By now, the annual Halloween tribute night at The Jinx garnered a reputation for being a must-see show this time of year. It’s a great concept—a lineup of local bands perform tribute sets to legendary acts. This year, they’ve stepped up their game with a stellar lineup that includes tributes to Tupac, The Cure, Ministry, Huey Lewis, and The Cars.
The Cars tribute, known for the night as The Dangerous Type, is actually none other than prominent local band The Magic Rocks. They’ve been participating in the event for years in some way or another, and are ready to pay tribute to the recently-departed Ric Ocasek and his groundbreaking work with The Cars.
The band is comprised of guitarist Craig Johansen, bassist Ronny Kersey, and drummer Jim Reed. They’ll be accompanied by keyboardist Phil Price and guitarist Stu Harmening.
Ahead of the show, we spoke to Johansen about the process of putting together the set and expanding his band for the night.
Tell me about how you ended up choosing The Cars for this show.
We were talking in rehearsal one night about whether we wanted to do something for the tribute night. We hadn’t done anything as the three of us since Cheap Trick about five or six years ago. We had tossed some bands around, but The Cars came up and we all kind of started thinking we could do that.
Of course we needed to get Phil Price on keys, because if you don’t have the keys and synth for the songs, you can’t do it. So once he was on board we were all cool with it, and about two weeks later Ric Ocasek passed away.
Did that make you question the choice?
We were kind of like, “Should we do it? Is it too soon?” But we figured, why not? We’re all big fans of that band and grew up when they were coming up. We needed the extra guitar player, and Stu Harmening from The Train Wrecks was one of the guys I thought could nail it. Elliott Easton is one of those underrated guitar players that people don’t really think about, but he stands out. He was in a new wave band but had a quirky sound.
He played almost country licks sometimes.
Yeah, and then all this rock guitar would come in and you go, “Wow, what was that?” He was a guitar player that was always doing interesting stuff. It’s been a lot of fun so far.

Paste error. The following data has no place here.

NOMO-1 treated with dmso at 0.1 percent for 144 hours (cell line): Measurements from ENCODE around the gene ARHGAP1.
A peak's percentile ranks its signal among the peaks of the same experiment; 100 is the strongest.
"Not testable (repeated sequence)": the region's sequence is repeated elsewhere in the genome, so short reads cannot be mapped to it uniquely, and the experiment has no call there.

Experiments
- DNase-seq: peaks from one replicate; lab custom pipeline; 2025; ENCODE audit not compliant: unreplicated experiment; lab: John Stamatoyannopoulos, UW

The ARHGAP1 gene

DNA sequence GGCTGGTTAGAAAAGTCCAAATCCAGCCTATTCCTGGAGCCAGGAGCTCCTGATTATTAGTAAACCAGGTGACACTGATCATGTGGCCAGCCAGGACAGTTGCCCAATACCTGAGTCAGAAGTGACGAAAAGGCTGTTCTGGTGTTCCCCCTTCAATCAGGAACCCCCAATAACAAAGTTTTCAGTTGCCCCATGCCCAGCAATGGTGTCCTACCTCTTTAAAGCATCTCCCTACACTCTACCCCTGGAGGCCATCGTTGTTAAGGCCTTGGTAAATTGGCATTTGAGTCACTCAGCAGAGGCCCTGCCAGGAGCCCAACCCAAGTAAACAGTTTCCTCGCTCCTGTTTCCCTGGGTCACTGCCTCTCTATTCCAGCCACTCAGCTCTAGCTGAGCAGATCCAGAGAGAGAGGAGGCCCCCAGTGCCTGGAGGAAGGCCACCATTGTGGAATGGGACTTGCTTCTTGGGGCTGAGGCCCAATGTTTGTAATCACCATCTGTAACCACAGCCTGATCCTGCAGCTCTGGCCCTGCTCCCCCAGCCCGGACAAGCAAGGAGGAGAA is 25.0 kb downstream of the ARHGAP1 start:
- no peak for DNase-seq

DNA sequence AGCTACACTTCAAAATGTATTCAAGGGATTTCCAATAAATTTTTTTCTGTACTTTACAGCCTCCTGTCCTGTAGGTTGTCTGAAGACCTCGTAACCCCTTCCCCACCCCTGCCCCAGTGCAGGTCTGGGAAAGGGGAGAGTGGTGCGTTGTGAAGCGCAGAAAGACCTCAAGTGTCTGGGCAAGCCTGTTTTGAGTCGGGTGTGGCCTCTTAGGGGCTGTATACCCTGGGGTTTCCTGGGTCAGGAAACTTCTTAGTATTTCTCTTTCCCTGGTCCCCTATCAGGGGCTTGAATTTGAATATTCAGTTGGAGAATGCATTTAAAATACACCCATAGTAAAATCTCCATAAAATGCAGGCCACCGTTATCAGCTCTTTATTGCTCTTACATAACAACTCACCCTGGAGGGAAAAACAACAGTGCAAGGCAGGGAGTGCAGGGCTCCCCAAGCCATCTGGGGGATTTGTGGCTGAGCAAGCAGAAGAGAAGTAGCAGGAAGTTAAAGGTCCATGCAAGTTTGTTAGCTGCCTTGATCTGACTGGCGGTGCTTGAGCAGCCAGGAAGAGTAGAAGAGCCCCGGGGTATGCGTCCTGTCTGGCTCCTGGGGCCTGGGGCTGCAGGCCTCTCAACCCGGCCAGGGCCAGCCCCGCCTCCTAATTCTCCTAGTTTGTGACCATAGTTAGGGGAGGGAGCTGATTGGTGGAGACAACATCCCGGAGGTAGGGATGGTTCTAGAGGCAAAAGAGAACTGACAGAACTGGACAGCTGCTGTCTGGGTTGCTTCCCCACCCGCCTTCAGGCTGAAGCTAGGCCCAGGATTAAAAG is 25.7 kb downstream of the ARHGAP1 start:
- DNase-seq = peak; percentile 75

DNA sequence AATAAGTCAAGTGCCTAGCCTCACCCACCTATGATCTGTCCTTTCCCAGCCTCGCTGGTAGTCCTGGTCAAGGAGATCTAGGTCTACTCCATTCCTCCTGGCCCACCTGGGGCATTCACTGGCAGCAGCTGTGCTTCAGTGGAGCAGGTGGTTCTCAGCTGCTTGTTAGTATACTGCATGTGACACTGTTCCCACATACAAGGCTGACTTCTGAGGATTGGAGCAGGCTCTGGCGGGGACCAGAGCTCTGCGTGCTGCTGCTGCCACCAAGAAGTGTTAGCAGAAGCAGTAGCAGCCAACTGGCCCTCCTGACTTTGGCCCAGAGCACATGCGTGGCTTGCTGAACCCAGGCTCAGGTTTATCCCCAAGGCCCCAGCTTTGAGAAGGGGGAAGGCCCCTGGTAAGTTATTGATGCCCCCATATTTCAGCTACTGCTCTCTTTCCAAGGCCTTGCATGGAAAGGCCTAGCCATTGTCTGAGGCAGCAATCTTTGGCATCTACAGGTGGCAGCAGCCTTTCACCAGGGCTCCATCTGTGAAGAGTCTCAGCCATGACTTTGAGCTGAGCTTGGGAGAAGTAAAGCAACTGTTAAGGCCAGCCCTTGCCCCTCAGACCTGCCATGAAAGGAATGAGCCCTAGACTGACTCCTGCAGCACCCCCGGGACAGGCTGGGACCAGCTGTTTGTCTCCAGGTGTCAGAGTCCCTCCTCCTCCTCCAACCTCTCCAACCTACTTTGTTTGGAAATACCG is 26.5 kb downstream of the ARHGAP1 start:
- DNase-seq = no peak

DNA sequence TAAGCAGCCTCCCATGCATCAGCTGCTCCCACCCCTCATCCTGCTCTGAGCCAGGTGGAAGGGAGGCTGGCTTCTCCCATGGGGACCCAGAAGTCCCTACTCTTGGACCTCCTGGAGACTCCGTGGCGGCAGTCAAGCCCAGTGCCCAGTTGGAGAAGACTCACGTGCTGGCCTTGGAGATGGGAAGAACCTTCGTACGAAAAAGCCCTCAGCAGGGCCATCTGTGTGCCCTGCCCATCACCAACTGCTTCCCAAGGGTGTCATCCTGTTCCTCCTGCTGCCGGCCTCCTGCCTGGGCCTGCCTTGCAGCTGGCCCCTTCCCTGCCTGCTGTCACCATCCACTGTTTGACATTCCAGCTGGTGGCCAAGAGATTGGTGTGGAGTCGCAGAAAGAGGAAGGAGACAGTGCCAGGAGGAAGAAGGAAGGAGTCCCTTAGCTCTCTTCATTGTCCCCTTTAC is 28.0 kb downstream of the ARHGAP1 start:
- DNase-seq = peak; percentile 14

Is there anything that has surprised you when you go to learn these songs?
The songs themselves, you could pick up an acoustic guitar and strum, and people would know what you’re singing. I think [Ric] came, from a songwriting standpoint, from very simplistic, catchy stuff. He has hooks in all of the songs. The lyrics are quirky, and the delivery was quirky—especially the keyboards for the time. It made them sound way out there.
The toughest thing about the songs is that the lead guitar and the keyboard are the hardest parts. The guitars, drums, and vocals are all pretty straightforward. But when you put it together, that’s when you go, “Oh, wow.” They stacked all of these background vocals, so when you go to do it live you realize you don’t have eight singers [laughs]. That’s something we keep working with as we go on.
All of these songs are very familiar to me—we grew up with all of them. There weren’t too many loops in that way, but there are so many keyboard sounds that Phil has to program in. They didn’t use just one keyboard [laugh]. But to have Phil on board makes things a lot easier. These songs have all seemed to come together fairly easily. We’re pretty happy with the way they sound.
It’s going to be a really great night from the looks of it.
The fun about doing that show is getting together with all of these guys, getting together, joking around and having a good time. The show goes by in the blink of an eye. You’re done in 30-35 minutes. We were talking about it at practice—Ronny says, “The show will be over it before you know it.” It always does. We’re used to playing three hours a night. At the Jinx show, you’re another piece of the puzzle for the night. It’s a good time.